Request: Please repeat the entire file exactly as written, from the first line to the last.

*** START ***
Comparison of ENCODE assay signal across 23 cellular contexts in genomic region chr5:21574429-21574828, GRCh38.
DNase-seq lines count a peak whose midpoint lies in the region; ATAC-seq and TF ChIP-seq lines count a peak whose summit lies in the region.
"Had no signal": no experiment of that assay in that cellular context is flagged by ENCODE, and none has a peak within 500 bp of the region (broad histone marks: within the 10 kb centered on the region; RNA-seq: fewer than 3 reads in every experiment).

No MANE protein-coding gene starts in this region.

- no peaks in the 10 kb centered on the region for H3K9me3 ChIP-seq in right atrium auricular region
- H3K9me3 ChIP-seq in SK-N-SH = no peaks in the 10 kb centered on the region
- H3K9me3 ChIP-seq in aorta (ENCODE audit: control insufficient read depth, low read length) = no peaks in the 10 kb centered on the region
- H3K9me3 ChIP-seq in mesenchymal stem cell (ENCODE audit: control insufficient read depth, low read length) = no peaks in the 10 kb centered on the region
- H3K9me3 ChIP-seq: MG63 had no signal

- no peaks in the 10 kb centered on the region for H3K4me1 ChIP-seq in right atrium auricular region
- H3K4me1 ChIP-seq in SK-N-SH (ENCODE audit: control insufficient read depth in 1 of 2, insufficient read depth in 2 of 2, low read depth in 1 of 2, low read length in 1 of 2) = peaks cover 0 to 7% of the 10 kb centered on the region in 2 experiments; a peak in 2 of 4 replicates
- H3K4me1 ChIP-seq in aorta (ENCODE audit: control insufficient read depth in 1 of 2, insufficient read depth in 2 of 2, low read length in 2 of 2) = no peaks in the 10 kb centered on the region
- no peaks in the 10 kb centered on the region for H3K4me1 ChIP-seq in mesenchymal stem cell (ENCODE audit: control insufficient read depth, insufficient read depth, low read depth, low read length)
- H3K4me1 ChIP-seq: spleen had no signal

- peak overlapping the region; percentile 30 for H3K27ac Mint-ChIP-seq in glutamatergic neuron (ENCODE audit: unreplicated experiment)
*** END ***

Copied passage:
Comparison of ENCODE assay signal across 23 cellular contexts in genomic region chr5:21574429-21574828, GRCh38.
DNase-seq lines count a peak whose midpoint lies in the region; ATAC-seq and TF ChIP-seq lines count a peak whose summit lies in the region.
"Had no signal": no experiment of that assay in that cellular context is flagged by ENCODE, and none has a peak within 500 bp of the region (broad histone marks: within the 10 kb centered on the region; RNA-seq: fewer than 3 reads in every experiment).

No MANE protein-coding gene starts in this region.

- no peaks in the 10 kb centered on the region for H3K9me3 ChIP-seq in right atrium auricular region
- H3K9me3 ChIP-seq in SK-N-SH = no peaks in the 10 kb centered on the region
- H3K9me3 ChIP-seq in aorta (ENCODE audit: control insufficient read depth, low read length) = no peaks in the 10 kb centered on the region
- H3K9me3 ChIP-seq in mesenchymal stem cell (ENCODE audit: control insufficient read depth, low read length) = no peaks in the 10 kb centered on the region
- H3K9me3 ChIP-seq: MG63 had no signal

- no peaks in the 10 kb centered on the region for H3K4me1 ChIP-seq in right atrium auricular region
- H3K4me1 ChIP-seq in SK-N-SH (ENCODE audit: control insufficient read depth in 1 of 2, insufficient read depth in 2 of 2, low read depth in 1 of 2, low read length in 1 of 2) = peaks cover 0 to 7% of the 10 kb centered on the region in 2 experiments; a peak in 2 of 4 replicates
- H3K4me1 ChIP-seq in aorta (ENCODE audit: control insufficient read depth in 1 of 2, insufficient read depth in 2 of 2, low read length in 2 of 2) = no peaks in the 10 kb centered on the region
- no peaks in the 10 kb centered on the region for H3K4me1 ChIP-seq in mesenchymal stem cell (ENCODE audit: control insufficient read depth, insufficient read depth, low read depth, low read length)
- H3K4me1 ChIP-seq: spleen had no signal

- peak overlapping the region; percentile 30 for H3K27ac Mint-ChIP-seq in glutamatergic neuron (ENCODE audit: unreplicated experiment)